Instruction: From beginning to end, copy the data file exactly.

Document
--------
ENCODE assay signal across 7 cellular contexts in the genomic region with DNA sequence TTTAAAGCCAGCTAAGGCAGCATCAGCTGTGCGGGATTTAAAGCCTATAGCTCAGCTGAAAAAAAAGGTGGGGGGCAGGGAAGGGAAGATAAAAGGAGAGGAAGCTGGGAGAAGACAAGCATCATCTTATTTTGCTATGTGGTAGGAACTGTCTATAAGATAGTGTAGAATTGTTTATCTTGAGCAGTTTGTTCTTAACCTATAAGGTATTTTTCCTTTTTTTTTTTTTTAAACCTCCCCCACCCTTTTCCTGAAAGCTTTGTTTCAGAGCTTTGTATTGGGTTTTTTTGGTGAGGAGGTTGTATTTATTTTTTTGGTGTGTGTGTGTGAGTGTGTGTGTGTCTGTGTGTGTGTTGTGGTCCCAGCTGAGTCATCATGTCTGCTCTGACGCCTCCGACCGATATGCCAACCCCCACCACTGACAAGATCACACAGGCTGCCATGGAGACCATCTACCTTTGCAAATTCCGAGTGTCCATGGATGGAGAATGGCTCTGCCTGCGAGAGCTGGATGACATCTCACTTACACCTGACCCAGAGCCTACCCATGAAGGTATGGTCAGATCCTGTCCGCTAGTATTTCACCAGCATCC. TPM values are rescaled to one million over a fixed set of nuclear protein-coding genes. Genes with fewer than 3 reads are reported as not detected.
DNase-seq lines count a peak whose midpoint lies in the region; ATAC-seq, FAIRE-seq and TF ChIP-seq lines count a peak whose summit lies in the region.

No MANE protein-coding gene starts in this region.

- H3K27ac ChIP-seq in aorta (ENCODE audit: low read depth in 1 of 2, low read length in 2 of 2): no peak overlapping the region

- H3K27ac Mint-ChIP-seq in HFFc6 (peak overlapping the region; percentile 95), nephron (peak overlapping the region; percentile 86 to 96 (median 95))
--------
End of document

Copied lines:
ENCODE assay signal across 7 cellular contexts in the genomic region with DNA sequence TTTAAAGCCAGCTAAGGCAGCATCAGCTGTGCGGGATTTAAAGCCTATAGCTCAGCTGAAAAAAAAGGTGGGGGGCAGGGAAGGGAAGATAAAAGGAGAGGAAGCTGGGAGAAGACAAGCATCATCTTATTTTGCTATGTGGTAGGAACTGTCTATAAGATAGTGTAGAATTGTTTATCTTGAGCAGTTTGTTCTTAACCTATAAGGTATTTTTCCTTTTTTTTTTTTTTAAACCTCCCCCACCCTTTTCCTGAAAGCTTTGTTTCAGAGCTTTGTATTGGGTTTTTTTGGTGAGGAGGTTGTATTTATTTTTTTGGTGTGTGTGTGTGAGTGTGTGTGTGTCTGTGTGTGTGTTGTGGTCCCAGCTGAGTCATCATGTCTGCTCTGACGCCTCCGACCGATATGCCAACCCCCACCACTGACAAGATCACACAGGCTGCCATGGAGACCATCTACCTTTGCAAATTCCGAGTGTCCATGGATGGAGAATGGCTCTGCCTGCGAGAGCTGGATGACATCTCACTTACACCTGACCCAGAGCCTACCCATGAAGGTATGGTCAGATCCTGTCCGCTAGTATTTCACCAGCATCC. TPM values are rescaled to one million over a fixed set of nuclear protein-coding genes. Genes with fewer than 3 reads are reported as not detected.
DNase-seq lines count a peak whose midpoint lies in the region; ATAC-seq, FAIRE-seq and TF ChIP-seq lines count a peak whose summit lies in the region.

No MANE protein-coding gene starts in this region.

- H3K27ac ChIP-seq in aorta (ENCODE audit: low read depth in 1 of 2, low read length in 2 of 2): no peak overlapping the region

- H3K27ac Mint-ChIP-seq in HFFc6 (peak overlapping the region; percentile 95), nephron (peak overlapping the region; percentile 86 to 96 (median 95))